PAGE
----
How to Harvest Stone Crab Claws


If you've ever wanted to know how to harvest stone crab claws, you've come to the right place. Stone crabs are oval-shaped, dark reddish-brown animals with two large claws on each hand. The "crusher" claw is the largest and most sought-after. Stone crabs often lose limbs when attacked by predators, but when a stone crab molts, it grows back with brand new claws.
These creatures have two asymmetric claws: a crushing claw and a pincer claw. The pincer claw is used for more precise manipulation. Since these crabs eat oysters, removing their claws may affect their ability to eat these animals. About 98% of stone crabs harvested in the United States are caught in Florida, while fishermen in South Carolina may only remove one claw per stone crab. Nonetheless, removing stone crab claws is a cruel way to harvest them.
Once you've decided to harvest stone crabs, you can either buy them fresh or freeze them. Fresh stone crab claws are available from October to May. If you're planning to harvest stone crab claws from frozen, you can get them from a specialty store, such as Joe's, which offers high-quality, frozen claws. These crates come with instructions and protective bibs, so there's no need to worry about eating a sliver of stone crab when it's frozen.
Adult stone crabs regenerate their appendages after several molts. The regeneration process usually takes a year, but young stone crabs can molt more frequently and regenerate their claws in a matter of months. They can even grow back in as little as three molts. You can see why they're so expensive! If you're interested in finding out more about stone crabs, subscribe to Insider.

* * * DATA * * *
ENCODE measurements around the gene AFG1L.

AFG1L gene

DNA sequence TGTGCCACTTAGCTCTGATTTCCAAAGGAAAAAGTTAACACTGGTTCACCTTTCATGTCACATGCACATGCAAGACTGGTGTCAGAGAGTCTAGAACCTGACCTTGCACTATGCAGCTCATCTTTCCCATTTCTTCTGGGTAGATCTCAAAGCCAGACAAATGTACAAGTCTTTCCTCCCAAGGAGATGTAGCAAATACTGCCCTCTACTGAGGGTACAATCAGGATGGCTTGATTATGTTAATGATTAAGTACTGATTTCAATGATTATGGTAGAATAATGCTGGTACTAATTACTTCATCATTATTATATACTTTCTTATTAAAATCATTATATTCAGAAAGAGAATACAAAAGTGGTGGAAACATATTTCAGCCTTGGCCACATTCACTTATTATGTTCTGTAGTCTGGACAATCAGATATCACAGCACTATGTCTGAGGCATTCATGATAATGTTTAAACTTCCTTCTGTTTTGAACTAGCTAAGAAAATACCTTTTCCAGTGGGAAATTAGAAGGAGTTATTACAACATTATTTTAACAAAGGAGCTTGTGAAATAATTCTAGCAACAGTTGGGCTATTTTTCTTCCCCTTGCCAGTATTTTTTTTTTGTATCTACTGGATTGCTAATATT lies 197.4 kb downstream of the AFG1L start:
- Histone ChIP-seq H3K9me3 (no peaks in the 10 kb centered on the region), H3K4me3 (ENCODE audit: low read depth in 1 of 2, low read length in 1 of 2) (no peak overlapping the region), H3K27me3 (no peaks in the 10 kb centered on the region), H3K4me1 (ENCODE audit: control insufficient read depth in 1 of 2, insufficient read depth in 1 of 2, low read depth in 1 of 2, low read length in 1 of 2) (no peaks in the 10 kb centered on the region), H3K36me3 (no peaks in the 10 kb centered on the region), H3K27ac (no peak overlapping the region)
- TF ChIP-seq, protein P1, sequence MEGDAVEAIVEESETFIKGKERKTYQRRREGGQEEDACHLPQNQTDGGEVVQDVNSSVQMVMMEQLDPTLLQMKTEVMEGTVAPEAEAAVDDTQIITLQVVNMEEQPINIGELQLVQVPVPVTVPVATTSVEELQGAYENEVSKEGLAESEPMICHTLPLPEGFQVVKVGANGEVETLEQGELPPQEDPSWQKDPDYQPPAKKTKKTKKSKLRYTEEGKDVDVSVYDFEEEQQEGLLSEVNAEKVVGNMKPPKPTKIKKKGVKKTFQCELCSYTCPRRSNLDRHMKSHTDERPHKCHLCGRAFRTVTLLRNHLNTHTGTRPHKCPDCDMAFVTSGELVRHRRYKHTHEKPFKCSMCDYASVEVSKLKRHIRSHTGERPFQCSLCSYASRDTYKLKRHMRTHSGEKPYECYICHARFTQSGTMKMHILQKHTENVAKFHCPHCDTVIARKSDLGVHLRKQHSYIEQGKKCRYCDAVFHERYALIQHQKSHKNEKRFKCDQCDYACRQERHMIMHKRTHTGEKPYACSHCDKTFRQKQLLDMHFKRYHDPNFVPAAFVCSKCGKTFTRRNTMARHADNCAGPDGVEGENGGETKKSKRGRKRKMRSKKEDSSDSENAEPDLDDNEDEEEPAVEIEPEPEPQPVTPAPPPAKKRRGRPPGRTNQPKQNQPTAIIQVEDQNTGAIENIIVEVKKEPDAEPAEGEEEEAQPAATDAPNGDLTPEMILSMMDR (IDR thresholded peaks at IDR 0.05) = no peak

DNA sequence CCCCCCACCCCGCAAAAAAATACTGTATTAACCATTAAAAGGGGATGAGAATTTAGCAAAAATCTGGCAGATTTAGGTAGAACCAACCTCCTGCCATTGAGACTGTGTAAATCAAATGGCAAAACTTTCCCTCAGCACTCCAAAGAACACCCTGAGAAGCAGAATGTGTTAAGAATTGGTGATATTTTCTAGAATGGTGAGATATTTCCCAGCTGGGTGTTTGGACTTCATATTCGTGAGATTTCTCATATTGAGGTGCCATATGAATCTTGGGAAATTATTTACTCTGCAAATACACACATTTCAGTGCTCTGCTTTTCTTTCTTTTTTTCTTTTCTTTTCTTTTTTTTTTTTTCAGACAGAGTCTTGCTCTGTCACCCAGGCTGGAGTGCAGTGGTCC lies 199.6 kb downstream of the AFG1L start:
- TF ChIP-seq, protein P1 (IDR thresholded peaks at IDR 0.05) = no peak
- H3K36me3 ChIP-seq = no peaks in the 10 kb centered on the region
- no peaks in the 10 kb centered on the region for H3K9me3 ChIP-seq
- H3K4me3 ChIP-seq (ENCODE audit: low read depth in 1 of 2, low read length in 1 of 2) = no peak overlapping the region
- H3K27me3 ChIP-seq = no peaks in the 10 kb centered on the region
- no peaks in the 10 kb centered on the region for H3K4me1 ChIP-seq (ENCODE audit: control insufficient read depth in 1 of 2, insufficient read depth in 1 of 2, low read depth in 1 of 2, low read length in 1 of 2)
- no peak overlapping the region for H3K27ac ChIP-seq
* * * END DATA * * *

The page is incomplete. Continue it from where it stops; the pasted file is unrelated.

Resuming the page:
The size of stone crab claws is determined by the length of the propodus, which is the larger immovable portion of the claw. The length of a legal stone crab claw should be 73mm (2 7/8 inches) or longer. Generally, male stone crab claws are much larger than female stone crab claws for the same shell size. A male stone crab's largest claws are 5 1/2 inches long. If you're interested in purchasing stone crab claws, consider buying a few for special occasions.
Stone crab claw harvesting in Florida takes place during the winter months. The Crustacean Fisheries group of the Fish and Wildlife Research Institute oversees the commercial stone crab fishery in Florida. The group also conducts research on the stone crab population. By law, the stone crabs must be released back into the water and grown a new claw. This allows the animal to regenerate the claws three to four times. There is no harm in harvesting stone crab claws; however, you should be aware that Florida law forbids the taking of entire stone crabs.
Purchasing stone crab claws is a wonderful way to enjoy succulent, sweet stone crab meat. The meat comes from the moveable pincer on the claw. Crab claws can be frozen or reheated in the microwave, but you must be very careful not to overcook the meat in a microwave because it's unevenly cooked. You should buy enough stone crab claws for a meal, and store them at a cold temperature while traveling home. Check out this related post to get more enlightened on the topic:
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